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Greek Key Using Laminate Pro

Jess Parrett

PRO Member
I'm using Laminate Pro to create a Greek Key feature ring. Software and cutting 2nd generation is complete and product looks good. My problem is if I cut segments the horizontal elements will be different lengths. If I cut the upper horizontal it will have less length than the lower horizontal. So the Greek Key will not have equal elements. The design is for 12 segment feature ring. How do I cut segments with equal horizontals using the wedgie sled?
 
towards the end of the video it shows cutting the segments on a wedgie sled.

The method shown in the video is pretty much the way I did it years ago.

 
Thanks for the response appreciate the info. My Greek Key is produced with LaminatePro and creates a little different problem. See attached photo. I’m trying to figure a way to cut the segments retaining the horizontal bar with the same length as the lower bar If I cut at the center of the upper ones then the lower ones will be longer. I think that instead of cutting 12 segments I could cut 24 and glue them up for 12 keys in the feature ring. Would that work?
 

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Can't tell from your photo if all the repeating units are glued into one long strip.
When I have done similar featured rings I only glue the repeating pairs together. So, in your example you would end up with 12 segment blocks

- What I call the dog ears would be cut off so you end up with a rectangle segment block.
- The blocks would be mitered on one side at a time by setting the bottom of the segment on the sled against the fence
(See the incra pdf for an explanation of the set up and cuts)
- The key would be to be able to miter the cut so it just angles into the front of the segment. You may want to sand to the final angle.
This should result in the horizontal bars being equal as possible.

LP is a great tool for working on designs using the lamination concept. It works with WTP or SP to bring in a new species. LP does not figure the miter angle needed to make the segment ring. that is done in WTP/SP. Think of LP produces the segment block. You still need to miter the angle to get them to fit into a ring.
 

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I'm using Laminate Pro to create a Greek Key feature ring. Software and cutting 2nd generation is complete and product looks good. My problem is if I cut segments the horizontal elements will be different lengths. If I cut the upper horizontal it will have less length than the lower horizontal. So the Greek Key will not have equal elements. The design is for 12 segment feature ring. How do I cut segments with equal horizontals using the wedgie sled?
Do you have a sketch of the Greek key you are trying to make? Off-hand, I don’t see how that second generation sine wave can result in what I have seen as Greek keys.

However, I have used that same lamination to make two designs that could be used in a feature ring. The reason I say two is that the first design is made using the Top segments and the second using the Bottom segments and both are attractive.

These designs are made by cutting the 2nd generation board into radial segments at 45 degree angles by setting the number of Repeating Units to 4.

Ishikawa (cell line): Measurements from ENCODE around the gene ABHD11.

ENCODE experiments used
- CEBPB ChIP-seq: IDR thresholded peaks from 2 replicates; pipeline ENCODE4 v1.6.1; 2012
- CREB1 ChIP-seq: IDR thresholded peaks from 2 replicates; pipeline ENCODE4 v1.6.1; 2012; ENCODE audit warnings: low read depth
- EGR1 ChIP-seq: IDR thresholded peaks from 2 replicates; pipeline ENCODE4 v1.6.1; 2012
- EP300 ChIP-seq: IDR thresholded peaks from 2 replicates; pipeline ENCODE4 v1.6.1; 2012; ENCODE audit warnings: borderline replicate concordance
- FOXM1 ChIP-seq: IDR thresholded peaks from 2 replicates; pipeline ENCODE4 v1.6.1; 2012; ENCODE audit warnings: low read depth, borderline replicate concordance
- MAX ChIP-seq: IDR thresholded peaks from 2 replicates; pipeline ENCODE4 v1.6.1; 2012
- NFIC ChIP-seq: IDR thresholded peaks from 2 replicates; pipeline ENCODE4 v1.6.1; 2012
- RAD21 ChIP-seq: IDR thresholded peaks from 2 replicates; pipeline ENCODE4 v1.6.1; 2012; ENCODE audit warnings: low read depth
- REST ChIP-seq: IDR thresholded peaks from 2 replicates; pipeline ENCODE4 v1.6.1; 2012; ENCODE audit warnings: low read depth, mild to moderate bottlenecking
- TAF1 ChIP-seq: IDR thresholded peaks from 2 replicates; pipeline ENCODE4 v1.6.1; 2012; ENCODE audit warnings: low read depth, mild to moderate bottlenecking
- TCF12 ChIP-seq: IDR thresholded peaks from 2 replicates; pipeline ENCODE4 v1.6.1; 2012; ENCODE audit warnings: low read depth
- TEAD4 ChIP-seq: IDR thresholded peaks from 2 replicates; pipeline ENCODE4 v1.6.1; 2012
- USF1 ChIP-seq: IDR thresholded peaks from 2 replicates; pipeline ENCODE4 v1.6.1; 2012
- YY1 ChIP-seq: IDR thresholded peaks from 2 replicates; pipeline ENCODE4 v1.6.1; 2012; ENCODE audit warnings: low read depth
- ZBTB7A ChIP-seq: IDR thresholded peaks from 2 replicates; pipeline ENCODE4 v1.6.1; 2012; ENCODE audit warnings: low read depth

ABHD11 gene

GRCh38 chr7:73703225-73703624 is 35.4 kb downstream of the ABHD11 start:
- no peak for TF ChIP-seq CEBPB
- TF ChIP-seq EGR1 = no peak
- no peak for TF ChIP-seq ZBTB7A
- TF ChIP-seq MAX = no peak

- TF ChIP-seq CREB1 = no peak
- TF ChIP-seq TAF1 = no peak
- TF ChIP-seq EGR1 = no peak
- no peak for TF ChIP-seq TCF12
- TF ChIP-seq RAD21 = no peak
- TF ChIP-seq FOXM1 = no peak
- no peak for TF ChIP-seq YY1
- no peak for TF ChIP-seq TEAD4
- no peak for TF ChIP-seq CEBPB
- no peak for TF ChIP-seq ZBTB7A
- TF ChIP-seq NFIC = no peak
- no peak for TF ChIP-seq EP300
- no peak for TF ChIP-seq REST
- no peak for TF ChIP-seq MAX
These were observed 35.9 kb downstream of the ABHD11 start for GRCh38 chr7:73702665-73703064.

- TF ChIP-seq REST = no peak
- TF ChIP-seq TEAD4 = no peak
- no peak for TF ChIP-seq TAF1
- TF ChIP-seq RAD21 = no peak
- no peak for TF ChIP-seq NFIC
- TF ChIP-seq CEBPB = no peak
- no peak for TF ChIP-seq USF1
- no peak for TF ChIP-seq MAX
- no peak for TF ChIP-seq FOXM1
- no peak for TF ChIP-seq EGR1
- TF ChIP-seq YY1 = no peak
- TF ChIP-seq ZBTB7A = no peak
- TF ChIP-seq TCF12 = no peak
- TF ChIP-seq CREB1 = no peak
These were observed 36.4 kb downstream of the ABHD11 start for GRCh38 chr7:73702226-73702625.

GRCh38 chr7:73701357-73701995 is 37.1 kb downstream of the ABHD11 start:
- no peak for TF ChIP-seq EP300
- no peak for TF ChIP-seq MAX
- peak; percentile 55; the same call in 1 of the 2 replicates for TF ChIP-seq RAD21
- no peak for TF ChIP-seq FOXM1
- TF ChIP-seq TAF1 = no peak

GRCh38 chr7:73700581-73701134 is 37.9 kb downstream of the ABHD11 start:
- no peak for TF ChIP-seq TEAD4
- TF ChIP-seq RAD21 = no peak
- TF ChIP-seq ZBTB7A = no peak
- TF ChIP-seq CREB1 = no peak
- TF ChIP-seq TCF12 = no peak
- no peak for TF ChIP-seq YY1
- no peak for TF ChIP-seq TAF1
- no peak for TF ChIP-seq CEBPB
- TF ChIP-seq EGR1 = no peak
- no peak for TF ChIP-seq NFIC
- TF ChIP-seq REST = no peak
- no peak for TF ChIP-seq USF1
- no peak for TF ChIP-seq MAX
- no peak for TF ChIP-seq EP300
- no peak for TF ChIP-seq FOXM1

I’m attaching the Lamination PRO file I used to create the sine wave board to make the top to two end tables. I don’t have pictures of the tables as I gave them as a gift, but I do have the SketchUp models I made prior to their construction. You could minimize the dimensions to make designs that could fit a feature ring.

The nice thing about using tops and then bottoms is that it uses almost all of the wood so there is little waste.
 

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If you've ever made a bowl-from-a-board using a single slice, you can make a fancy bowl by starting with the design in my last post. The SketchUp drawing shows the board as a start and the BFAB results after turning without rotating the rings.

If you take this a step further using more strips of wood in the Laminate Wizard and starting with a 3rd generation board cut into 45 degree radial segments, the BFAB result would be stunning and something that has never been done before.
 

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Thanks Lloyd, I believe you are correct more a sine curve than a Greek Key. I’ve looked at the repeating design and laid out some saw cuts. It appears to me that I can cut the stick of stock into 24 segments. If the cut is made at the vertical leg of the design then each would have the same horizontal distance. Then gluing the 24 segments into a ring would yield the 12 repeats of the design. Will do that in the next couple of weeks and report back. Again thank you for all the suggestions, really appreciate your support and I hope to try your design on a vessel.
 
Jess, if you want to wrap this board around a bowl, I would first cut it into individual segments at the exact center of each horizontal run and then cut the angles onto each of those pieces. When you do this, you will lose 1/8” for each saw kerf so that needs to be taken into consideration when building the rest of the bowl. Doing this will also create a saw kerf in the middle of the design, but that will be better than trying to cut at the vertical elements which will be difficult to do and any errors will be very noticeable.

It is always best to make the feature ring first and then design the bowl to match that ring as it is the most time-consuming part of a feature ring bowl.

Lloyd
 
Thanks for all your help guys, I finally got it done. Had to take a break for opening day bass fishing. Appreciate your suggestions of alternative methods finally cut the feature ring into 20 segments and was able to get a passable result.
 
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